Since I founded Victim Rights Center of Connecticut in 2013, we have proven that many crime victims need the kind of legal help that we provide. We continually work to expand our network of providers to enable us to reach all communities. We have successfully connected to dozens of agencies working with victims, and referrals grow every day. We were fortunate to receive a major grant from Office of Violence Against Women to support the work of two attorneys. We have formal agreements with several organizations, including an exciting partnership with Family Justice Center in Bridgeport, bringing our holistic legal services to Fairfield County. As we grow, the need for support staff -- an Executive Director and Development professional -- becomes more crucial to our survival. Those positions will allow our lawyers to focus their efforts on direct services that protect victims’ rights, interact with police and prosecutors, advocate for safety and assist with employment, education and housing.
VRCCT can meet this need only with broad-based help from generous donors in the community – whether individuals, corporations, or public entities. We are a very frugal organization, with donated offices and salaries for our attorneys that are well below the norm for the profession. But we cannot work without funds, and we have chosen to provide our services at no cost to under-served and economically disadvantaged populations.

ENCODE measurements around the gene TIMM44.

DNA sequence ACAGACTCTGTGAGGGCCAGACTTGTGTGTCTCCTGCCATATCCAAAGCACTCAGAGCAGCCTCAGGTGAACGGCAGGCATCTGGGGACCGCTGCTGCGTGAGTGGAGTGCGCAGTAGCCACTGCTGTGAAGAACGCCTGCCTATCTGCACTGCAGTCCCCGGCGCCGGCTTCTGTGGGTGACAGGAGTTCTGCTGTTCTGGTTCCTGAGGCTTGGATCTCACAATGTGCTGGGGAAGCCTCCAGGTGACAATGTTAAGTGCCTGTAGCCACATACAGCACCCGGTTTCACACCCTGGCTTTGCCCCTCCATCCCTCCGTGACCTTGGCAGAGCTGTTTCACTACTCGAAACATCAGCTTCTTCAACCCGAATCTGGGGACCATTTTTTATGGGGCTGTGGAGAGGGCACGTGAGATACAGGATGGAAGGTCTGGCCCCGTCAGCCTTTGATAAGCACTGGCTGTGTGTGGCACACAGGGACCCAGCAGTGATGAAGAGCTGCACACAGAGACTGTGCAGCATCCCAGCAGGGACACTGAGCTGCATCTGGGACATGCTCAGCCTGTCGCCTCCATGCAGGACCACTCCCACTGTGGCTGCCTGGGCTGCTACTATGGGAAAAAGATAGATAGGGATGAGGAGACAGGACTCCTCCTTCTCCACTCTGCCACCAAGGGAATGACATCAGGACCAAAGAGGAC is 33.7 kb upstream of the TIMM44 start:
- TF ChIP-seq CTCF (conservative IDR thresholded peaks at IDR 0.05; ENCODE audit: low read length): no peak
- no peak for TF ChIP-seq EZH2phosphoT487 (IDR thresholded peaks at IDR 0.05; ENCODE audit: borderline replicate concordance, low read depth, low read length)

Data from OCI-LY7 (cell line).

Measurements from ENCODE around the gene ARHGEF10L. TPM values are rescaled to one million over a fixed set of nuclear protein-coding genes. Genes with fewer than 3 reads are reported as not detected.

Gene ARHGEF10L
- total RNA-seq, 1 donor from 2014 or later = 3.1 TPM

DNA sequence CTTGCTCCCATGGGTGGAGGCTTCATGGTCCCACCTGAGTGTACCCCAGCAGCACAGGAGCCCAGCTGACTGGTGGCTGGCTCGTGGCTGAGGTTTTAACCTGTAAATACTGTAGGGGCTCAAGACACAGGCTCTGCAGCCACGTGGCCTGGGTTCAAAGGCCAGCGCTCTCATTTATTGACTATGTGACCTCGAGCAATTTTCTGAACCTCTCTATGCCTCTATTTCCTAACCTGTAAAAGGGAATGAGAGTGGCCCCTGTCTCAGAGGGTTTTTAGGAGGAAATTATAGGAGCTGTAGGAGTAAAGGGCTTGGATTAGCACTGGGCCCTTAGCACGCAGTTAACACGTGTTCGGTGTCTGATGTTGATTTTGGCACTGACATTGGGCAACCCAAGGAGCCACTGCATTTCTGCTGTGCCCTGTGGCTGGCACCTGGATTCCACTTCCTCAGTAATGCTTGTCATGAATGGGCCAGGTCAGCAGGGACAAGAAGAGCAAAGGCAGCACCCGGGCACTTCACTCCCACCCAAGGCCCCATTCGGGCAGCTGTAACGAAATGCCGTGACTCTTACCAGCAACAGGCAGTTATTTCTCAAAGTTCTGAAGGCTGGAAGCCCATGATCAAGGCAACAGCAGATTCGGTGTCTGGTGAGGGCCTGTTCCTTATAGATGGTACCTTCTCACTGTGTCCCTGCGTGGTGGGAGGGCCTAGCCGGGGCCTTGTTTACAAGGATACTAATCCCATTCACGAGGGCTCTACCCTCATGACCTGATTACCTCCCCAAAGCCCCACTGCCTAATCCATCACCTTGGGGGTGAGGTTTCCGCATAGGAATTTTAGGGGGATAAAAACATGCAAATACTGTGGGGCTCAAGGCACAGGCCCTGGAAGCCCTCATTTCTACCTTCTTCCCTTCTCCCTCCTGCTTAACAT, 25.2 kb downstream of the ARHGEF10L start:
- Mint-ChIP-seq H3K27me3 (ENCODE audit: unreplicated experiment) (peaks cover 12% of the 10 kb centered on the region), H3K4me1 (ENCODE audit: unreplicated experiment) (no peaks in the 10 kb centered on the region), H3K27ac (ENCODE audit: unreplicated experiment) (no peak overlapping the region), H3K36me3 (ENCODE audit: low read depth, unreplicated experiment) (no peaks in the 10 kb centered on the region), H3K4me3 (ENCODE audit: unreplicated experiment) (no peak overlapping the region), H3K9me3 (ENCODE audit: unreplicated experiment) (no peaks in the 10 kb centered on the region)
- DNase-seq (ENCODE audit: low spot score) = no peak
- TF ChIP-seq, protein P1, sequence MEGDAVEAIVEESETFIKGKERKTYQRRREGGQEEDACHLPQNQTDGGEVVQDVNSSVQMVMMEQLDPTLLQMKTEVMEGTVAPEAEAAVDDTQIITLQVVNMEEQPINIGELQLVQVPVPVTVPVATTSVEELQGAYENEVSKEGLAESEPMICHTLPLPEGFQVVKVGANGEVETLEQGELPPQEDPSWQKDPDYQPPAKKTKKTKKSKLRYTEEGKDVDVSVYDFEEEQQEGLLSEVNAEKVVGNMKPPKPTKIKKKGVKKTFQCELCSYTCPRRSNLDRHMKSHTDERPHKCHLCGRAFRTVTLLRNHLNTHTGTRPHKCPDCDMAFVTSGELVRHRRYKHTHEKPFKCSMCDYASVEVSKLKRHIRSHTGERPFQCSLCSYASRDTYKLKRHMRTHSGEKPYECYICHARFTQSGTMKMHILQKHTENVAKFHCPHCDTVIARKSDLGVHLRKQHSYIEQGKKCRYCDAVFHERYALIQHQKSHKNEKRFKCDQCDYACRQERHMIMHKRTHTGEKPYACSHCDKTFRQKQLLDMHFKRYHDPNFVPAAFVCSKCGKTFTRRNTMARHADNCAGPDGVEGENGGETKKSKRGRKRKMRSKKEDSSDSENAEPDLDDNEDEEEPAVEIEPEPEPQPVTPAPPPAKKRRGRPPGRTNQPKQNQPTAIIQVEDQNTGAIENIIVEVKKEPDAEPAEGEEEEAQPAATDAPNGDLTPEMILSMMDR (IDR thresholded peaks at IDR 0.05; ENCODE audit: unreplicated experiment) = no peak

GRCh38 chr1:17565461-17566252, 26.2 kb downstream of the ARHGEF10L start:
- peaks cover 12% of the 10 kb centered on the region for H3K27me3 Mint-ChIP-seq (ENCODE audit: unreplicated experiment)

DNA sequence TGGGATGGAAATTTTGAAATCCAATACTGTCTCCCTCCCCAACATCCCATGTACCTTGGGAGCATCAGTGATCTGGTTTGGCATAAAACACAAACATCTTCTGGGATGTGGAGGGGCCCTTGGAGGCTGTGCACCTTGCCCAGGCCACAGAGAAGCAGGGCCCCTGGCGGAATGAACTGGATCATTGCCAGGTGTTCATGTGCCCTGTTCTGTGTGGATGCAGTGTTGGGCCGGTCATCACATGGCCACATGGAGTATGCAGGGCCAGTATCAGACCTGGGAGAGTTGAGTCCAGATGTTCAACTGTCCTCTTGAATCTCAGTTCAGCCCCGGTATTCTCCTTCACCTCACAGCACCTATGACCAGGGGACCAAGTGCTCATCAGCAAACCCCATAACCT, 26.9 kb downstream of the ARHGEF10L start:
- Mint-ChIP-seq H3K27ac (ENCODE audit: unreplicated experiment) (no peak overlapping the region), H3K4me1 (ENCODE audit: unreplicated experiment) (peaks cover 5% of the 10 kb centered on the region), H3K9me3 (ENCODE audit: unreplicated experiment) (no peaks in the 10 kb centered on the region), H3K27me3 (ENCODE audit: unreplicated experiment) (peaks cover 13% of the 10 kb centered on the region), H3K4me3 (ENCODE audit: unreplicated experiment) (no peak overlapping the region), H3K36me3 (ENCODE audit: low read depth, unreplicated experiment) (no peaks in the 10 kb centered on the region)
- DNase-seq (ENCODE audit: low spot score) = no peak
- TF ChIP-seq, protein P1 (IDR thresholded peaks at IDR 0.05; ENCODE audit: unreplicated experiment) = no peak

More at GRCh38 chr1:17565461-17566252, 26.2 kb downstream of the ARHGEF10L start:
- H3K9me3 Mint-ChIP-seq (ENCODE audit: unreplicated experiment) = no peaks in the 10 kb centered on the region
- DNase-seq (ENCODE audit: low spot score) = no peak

I have been dedicated to helping victims since I co-founded a temporary restraining order clinic for battered women in 1979 when I was a law student. I remained energized during my 27 years as a prosecutor by in large part because I could be a voice for victims in the criminal courts.
My cases as a prosecutor, however, were the ones where things went right: the police or other government agencies believed a crime had occurred, investigated, and an arrest was made. At Victim Rights Center I have been humbled and upset by the many cases where institutions created to protect victims have not done so. We battle every day to try to correct these systemic errors by advocating for survivors with the police, child protective services, and the courts. It is important to note that the dedicated professionals in these organizations care about the public and work hard to protect them. But there is not enough training available about the effects of trauma on victim behavior and the proper way to do a victim-informed investigation. VRCCT works daily to fill that training and education gap, but there is a long way to go.
Indirect Public Support HelpIndirect public support represents revenue received through solicitation campaigns. This includes funding United Way and other federated fundraising organizations, but does not include donor designated contributions.
Earned Revenue HelpEarned revenue represents income generated in direct exchange for a product or service.Earned income includes income from government contracts.
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